Sunday, April 26, 2009

Water System Woes

I returned home the other day to find that both my hot water heater and my pressure boosting pump had failed. I still had flowing water thanks to my gravity feed system, but it is low flow, low pressure. It also meant I was back showering from a bag with water heated on the stove. 2.5 gallons of bathing pleaure. Just like the good old days in the double-wide during construction.

As a reminder of the need for redundancy, I've now permanently
mounted a pad-eye in the ceiling for any future failure. Be prepared,
the boy scouts say.

Both failing after 4 years was unexpected. More so the hot water heater, a Seaward 20-gallon model that had always dripped from what I assumed was the pressure relief valve. But an autopsy on the unit showed a failed weld in the tank. Perhaps this is why West Marine, a well known boating retailer, stopped carrying them.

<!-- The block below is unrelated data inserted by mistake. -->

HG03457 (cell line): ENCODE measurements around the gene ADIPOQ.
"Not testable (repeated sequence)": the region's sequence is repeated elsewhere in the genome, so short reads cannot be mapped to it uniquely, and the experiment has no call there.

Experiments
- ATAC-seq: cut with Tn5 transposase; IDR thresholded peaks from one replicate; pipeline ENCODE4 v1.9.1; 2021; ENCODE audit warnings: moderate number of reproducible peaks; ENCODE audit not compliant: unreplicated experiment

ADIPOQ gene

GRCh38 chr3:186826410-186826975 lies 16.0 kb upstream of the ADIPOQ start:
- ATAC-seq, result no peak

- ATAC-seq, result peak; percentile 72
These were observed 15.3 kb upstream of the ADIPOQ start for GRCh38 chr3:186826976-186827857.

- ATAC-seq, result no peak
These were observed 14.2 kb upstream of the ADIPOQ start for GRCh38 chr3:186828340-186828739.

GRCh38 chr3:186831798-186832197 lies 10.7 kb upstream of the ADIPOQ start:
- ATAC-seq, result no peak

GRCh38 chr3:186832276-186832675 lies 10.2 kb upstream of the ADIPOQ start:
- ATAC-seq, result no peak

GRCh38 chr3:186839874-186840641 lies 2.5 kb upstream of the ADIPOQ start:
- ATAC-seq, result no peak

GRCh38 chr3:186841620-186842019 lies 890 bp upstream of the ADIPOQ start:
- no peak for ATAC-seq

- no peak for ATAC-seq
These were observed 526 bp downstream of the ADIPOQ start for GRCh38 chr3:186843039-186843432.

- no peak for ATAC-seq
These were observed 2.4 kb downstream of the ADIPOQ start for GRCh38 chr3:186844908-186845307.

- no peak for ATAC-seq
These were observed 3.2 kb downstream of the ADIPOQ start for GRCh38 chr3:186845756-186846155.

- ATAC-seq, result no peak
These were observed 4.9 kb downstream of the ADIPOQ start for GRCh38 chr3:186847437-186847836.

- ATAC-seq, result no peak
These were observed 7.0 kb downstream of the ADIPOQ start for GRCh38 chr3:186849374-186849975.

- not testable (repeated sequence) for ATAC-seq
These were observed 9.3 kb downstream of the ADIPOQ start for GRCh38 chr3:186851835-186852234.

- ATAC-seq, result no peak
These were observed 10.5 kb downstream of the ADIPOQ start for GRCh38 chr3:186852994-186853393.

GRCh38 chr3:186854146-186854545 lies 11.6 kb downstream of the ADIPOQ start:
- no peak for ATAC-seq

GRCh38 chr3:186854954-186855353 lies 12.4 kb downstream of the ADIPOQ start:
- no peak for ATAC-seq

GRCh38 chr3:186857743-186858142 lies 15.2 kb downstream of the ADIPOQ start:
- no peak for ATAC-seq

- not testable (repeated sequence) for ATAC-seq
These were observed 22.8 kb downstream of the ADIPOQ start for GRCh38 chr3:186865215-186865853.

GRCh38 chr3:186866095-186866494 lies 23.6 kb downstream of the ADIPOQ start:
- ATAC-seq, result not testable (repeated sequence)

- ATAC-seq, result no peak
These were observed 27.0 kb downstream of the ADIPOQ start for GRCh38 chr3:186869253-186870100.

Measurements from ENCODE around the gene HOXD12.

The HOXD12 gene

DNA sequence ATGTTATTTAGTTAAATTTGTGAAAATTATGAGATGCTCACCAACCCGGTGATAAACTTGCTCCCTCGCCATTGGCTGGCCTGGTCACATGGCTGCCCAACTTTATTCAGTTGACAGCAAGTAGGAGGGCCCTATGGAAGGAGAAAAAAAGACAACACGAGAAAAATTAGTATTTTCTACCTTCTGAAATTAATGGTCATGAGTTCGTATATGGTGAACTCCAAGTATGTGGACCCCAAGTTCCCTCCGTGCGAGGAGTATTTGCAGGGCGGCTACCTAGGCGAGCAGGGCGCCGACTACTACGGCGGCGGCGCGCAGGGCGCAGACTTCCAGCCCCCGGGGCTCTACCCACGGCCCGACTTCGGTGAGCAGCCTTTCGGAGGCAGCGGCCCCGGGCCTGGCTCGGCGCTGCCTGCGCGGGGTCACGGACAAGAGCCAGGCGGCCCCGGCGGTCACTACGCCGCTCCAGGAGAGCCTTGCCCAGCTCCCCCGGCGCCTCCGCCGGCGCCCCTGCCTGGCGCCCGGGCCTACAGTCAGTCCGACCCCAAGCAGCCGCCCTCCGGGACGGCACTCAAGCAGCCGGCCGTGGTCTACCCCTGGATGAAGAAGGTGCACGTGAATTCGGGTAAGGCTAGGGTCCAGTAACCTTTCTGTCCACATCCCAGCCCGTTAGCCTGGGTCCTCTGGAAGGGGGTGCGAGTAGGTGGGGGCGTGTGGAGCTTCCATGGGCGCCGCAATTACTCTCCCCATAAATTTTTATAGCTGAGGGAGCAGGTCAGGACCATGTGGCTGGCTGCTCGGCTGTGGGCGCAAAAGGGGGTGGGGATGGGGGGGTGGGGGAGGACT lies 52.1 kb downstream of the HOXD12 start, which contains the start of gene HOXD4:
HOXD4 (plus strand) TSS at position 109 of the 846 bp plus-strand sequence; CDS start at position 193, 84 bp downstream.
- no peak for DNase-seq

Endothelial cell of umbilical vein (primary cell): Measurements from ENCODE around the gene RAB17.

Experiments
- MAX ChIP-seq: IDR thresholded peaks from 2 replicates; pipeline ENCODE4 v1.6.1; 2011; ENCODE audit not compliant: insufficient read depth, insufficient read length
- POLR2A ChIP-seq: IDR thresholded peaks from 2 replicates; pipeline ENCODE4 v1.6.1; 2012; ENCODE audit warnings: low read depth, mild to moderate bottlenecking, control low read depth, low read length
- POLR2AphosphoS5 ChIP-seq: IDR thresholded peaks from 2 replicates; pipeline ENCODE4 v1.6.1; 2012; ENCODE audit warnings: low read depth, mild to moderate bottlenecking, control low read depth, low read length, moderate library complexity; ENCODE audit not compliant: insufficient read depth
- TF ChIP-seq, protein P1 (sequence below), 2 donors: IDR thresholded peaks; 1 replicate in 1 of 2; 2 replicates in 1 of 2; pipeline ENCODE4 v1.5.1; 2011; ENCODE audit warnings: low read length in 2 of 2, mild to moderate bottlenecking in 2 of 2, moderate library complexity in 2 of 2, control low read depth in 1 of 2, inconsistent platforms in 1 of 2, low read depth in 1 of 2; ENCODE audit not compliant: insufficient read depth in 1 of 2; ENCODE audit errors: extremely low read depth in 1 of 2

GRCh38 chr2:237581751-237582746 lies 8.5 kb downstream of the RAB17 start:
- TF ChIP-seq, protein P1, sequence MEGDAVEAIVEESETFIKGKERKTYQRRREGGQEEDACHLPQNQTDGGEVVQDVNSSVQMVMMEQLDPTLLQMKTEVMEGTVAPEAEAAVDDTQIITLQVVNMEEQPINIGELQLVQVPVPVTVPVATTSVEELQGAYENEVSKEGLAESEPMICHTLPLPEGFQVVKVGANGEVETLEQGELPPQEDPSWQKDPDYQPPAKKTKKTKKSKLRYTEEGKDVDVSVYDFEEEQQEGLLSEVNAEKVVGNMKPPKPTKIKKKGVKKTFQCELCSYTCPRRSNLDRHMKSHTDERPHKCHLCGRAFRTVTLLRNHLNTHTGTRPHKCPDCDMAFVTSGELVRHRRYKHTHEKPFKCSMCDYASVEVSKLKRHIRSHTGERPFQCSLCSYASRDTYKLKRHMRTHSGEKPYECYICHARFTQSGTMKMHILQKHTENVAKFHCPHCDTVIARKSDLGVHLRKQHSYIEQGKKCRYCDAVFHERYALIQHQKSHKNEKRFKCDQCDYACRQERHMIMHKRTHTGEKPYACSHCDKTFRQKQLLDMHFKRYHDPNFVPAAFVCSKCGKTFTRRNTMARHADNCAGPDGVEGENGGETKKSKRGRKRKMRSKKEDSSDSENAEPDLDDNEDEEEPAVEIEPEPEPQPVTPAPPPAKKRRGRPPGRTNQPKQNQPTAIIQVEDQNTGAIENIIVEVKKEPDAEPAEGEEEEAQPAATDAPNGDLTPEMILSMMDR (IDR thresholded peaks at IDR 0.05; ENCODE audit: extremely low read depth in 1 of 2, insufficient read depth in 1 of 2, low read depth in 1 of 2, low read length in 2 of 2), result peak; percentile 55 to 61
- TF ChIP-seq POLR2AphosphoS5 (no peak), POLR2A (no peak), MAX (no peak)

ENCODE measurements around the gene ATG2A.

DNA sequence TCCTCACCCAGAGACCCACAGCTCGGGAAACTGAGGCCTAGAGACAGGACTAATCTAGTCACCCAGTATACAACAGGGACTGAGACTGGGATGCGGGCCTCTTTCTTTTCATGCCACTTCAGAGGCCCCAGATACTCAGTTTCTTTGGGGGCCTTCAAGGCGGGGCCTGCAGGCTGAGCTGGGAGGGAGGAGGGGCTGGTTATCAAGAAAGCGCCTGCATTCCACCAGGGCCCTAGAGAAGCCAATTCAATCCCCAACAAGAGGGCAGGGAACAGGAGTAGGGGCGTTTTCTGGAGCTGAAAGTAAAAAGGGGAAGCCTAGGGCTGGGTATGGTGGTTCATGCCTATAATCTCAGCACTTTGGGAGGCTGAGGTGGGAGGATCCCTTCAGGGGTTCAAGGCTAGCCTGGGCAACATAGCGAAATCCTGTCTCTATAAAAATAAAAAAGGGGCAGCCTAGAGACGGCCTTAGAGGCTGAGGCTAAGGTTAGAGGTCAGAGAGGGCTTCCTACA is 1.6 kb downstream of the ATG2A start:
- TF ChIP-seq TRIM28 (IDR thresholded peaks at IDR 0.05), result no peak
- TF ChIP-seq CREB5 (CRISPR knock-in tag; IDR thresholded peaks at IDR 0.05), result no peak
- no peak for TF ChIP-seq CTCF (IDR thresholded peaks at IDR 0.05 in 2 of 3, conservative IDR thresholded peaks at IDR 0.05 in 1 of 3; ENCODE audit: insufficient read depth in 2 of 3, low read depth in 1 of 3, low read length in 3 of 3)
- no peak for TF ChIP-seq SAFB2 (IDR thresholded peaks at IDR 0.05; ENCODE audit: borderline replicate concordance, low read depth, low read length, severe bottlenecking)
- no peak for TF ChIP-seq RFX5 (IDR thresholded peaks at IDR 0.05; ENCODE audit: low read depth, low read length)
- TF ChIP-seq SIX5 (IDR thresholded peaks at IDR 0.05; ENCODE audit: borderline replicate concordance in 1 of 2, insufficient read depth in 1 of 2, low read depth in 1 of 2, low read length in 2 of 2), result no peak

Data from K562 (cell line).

The good news is my "controlled leak" system worked perfectly and there was no damage done.

Unable to find a replacement 20-gallon tank in a pinch, I decided to test the limits and try an 11-gallon model from Kuuma. So far so good, but I'm not sure back-to-back showers are possible, but the recovery time is very short.

The pump was not so much of a surprise, but unlike the water heater, it had increased in price about 50% to near $400. I'm not sure why it didn't occur to me earlier, but I still had the Shurflo 120V RV pump (only $110) that I'd used to cobble together a water system in the trailer. I'd already ordered a replacement Grunfos MQ, but I decided to plumb-in the Shurflo as a backup.

New configuration.

The Shurflo, inspite of its diminutive size, performs nearly as well as the Grundfos and has the added advantage of being lower power and thus probably could run off the batteries in a power outage.

I made up a sign describing the now 3 modes of operation and the correct
valve position for each: Normal (Grundfos), backup (Shurflo), gravity.

This new arrangement also enabled me to install a drain valve at the bottom of the system. Being before the UV light, it's not technically potoble, thus the sign.